A couple of days back, Rakesh had a talk with Aditya about buying out his rented flat, as his landlord was shifting to Australia to stay with his son now. Since the deal was a total steal, Rakesh was all excited to close it as soon as possible and hence, had already talked with his bank for a housing loan. Read the conversation here where they also talk about how housing loan helps you save tax. Having got educated with respect to the tax benefits given by his housing loan for personal use, Rakesh was now all curious to know what difference did it make it the house was going to be let out. Unable to hide this curiosity, he went to Aditya’s office right after getting back from bank.
“Hi, Rakesh. Good to see you here. So, when are you getting the deal executed? I am so excited to have a cup of tea in your own house.” Aditya was equally excited about the deal.
“Housing loan formalities are all done with. The purchase should close next week. We are equally excited to host you in our new house.” Rakesh informed him about the current status of the transaction.
“By the way, I was just wondering if the tax benefits will get higher if I opt to rent my house, instead of using it for self-occupation. Not that I am planning to execute such a thing, but just the curious me wanted to know.” Rakesh added.
“Well, I know how hard it gets sometimes to put down the curiosity quotient within us. Let me try my best to answer your question. Until the year 2016-17, the deduction towards home loan interest was given on the basis of actual interest charged by the bank during the year, if the house was rented out. However, from the year 2017-18, the loss from house property due to interest has been limited to Rs. 2 lakh, be it towards a self-occupied house property or a rented one.” Aditya tried to cover all the points in one go.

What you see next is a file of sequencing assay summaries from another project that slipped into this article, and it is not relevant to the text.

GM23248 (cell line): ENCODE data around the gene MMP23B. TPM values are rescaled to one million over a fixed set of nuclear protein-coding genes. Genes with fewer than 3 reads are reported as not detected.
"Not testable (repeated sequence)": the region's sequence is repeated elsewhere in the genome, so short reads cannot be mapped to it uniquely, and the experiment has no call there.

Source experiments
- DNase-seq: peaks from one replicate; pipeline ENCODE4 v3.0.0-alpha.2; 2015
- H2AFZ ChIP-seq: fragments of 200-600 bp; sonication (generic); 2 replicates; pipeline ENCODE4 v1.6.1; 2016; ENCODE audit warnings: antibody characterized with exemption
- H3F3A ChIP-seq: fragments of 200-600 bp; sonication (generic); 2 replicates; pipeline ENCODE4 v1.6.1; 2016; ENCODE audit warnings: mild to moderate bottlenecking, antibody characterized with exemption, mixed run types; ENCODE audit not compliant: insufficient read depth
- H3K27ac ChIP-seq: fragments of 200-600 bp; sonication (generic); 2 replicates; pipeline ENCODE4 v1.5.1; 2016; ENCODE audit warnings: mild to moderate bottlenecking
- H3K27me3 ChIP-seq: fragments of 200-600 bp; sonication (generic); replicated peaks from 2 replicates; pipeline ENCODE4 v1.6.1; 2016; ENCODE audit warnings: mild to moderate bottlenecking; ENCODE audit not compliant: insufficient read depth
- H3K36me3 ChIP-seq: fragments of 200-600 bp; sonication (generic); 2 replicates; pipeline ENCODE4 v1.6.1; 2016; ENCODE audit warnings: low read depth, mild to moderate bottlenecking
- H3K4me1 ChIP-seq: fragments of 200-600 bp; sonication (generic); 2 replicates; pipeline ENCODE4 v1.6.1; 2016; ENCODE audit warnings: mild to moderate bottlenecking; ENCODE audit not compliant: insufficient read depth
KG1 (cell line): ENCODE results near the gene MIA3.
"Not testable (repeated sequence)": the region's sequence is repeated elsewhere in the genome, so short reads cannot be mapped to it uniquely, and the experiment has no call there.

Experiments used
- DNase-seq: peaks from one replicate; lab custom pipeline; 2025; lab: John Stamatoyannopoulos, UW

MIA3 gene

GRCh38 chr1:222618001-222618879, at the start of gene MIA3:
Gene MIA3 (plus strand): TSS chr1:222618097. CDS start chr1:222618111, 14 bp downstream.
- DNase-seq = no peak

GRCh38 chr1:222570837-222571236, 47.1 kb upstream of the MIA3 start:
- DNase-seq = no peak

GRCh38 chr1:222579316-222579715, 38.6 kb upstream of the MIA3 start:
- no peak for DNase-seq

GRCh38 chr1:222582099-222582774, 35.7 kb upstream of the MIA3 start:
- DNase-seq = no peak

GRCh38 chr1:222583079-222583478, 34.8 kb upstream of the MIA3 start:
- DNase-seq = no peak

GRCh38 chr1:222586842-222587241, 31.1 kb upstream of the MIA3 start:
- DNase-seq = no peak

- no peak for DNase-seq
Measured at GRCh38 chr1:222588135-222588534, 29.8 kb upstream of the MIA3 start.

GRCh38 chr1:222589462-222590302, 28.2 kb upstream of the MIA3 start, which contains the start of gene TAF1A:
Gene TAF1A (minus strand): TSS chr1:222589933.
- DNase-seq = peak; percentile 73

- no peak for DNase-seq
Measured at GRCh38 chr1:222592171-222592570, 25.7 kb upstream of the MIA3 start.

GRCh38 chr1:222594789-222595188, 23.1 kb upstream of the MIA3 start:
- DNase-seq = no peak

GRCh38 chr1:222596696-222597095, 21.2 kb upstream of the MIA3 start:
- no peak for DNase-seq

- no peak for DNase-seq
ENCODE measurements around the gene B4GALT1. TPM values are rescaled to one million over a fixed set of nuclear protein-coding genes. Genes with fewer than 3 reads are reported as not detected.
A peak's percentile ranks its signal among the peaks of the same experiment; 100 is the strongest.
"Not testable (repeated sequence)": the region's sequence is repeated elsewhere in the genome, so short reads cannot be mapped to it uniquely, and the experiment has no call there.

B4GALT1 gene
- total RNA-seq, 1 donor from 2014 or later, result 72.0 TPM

He further added, “While this limit is for all the house properties taken together, you can save t, as well as the loan,s well as the loan is taken in joint name, as the ceiling limit of Rs. 2 lakh will be on individual basis.”
Aditya thought that Rakesh’s queries were all sorted now, but this wasn’t the case to be.
“And what about the rental income so received? Is it fully taxable?” Rakesh was still on learning mode.
“While the rental income is indeed taxable, there are certain deductions allowed for that as well. Recognising the fact that property tax is paid by the owners, 100% deduction is allowed from the rental income in respect of property tax actually paid by the owner. Further, Govt. has also a maintenance standard deduction towards repairs and maintainence of the house property. So, you deduct this 30% from the net amount i.e. rent minus property tax so paid and then offer the balance 70% for tax. In a nutshell, your taxable income from house property shall be your rental income minus property tax paid minus 30% standard deduction less interest on home loan.” Aditya summarised the tax provisions in a nutshell beautifully.
The smile on Rakesh’s face was the true indicator of the simplicity Aditya used to explain the provisions.
“Even while a cup of tea at your place will be possible next week only, let’s have one now.” Aditya smiled.